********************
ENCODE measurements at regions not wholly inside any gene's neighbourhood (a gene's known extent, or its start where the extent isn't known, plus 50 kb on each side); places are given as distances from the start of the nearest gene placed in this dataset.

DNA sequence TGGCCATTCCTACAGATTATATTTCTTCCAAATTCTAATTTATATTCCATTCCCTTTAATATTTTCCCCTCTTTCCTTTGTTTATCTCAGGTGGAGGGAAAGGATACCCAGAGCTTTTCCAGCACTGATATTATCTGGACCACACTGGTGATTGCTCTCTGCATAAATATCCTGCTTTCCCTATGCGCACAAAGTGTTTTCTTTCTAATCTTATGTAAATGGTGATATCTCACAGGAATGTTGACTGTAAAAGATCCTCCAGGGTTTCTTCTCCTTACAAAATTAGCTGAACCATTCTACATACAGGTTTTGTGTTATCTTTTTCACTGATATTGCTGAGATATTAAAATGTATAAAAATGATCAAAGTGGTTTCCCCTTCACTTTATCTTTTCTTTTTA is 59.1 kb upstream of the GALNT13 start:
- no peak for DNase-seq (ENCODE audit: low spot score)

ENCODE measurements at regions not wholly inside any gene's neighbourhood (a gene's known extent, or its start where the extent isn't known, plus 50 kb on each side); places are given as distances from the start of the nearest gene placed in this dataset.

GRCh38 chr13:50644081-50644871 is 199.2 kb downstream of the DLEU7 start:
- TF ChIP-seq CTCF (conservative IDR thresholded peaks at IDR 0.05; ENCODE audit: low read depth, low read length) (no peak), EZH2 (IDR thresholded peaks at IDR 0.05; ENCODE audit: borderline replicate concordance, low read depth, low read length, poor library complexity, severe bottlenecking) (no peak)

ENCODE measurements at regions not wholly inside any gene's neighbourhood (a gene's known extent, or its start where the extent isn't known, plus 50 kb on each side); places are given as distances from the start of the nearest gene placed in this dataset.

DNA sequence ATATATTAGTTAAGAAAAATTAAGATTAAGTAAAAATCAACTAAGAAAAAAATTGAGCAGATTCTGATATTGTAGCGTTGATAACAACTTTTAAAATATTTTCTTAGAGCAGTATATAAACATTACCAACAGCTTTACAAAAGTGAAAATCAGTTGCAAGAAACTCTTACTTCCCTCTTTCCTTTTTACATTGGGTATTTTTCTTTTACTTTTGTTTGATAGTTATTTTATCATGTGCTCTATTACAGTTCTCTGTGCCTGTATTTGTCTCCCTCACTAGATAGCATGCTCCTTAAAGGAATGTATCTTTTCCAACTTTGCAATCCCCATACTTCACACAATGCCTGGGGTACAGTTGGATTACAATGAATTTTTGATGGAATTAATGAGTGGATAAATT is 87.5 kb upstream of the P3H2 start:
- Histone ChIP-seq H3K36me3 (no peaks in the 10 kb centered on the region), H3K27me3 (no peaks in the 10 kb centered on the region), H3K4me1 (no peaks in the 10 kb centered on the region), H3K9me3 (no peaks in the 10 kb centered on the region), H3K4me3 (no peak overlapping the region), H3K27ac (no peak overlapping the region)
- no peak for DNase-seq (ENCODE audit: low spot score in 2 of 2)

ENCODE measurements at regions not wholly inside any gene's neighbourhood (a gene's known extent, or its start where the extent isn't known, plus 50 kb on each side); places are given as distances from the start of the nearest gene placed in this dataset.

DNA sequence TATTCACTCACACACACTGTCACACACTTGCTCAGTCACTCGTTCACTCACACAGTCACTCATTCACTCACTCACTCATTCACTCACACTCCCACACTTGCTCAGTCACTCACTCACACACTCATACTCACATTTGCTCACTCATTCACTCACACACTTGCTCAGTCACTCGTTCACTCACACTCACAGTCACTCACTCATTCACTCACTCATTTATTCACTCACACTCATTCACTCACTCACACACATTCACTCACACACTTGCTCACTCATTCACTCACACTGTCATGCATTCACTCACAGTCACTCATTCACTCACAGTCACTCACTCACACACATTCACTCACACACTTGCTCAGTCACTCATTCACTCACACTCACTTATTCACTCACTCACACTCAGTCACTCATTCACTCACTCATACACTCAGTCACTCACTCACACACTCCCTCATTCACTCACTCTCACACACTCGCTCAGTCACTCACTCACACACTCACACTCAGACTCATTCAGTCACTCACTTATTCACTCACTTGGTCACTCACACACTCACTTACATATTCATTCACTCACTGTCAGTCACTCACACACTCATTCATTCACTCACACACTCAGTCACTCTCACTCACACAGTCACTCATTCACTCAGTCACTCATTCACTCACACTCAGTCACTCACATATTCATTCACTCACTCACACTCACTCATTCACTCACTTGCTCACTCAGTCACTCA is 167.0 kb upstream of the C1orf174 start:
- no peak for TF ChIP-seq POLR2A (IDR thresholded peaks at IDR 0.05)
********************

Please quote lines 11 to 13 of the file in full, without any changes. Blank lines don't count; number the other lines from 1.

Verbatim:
ENCODE measurements at regions not wholly inside any gene's neighbourhood (a gene's known extent, or its start where the extent isn't known, plus 50 kb on each side); places are given as distances from the start of the nearest gene placed in this dataset.

DNA sequence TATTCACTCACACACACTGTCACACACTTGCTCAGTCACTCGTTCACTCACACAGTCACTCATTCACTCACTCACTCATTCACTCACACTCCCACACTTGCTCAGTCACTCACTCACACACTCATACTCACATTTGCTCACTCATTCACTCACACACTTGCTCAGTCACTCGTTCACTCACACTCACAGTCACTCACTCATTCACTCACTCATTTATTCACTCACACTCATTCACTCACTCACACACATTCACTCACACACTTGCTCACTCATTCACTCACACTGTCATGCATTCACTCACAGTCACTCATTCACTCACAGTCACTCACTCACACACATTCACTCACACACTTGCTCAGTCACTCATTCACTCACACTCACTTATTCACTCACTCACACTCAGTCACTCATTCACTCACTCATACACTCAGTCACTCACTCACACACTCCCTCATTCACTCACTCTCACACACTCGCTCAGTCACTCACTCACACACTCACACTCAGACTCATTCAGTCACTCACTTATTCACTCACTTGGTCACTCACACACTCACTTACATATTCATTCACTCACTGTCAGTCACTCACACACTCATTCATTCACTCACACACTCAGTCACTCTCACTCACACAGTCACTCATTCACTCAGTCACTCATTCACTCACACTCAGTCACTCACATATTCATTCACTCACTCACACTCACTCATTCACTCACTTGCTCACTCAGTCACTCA is 167.0 kb upstream of the C1orf174 start:
- no peak for TF ChIP-seq POLR2A (IDR thresholded peaks at IDR 0.05)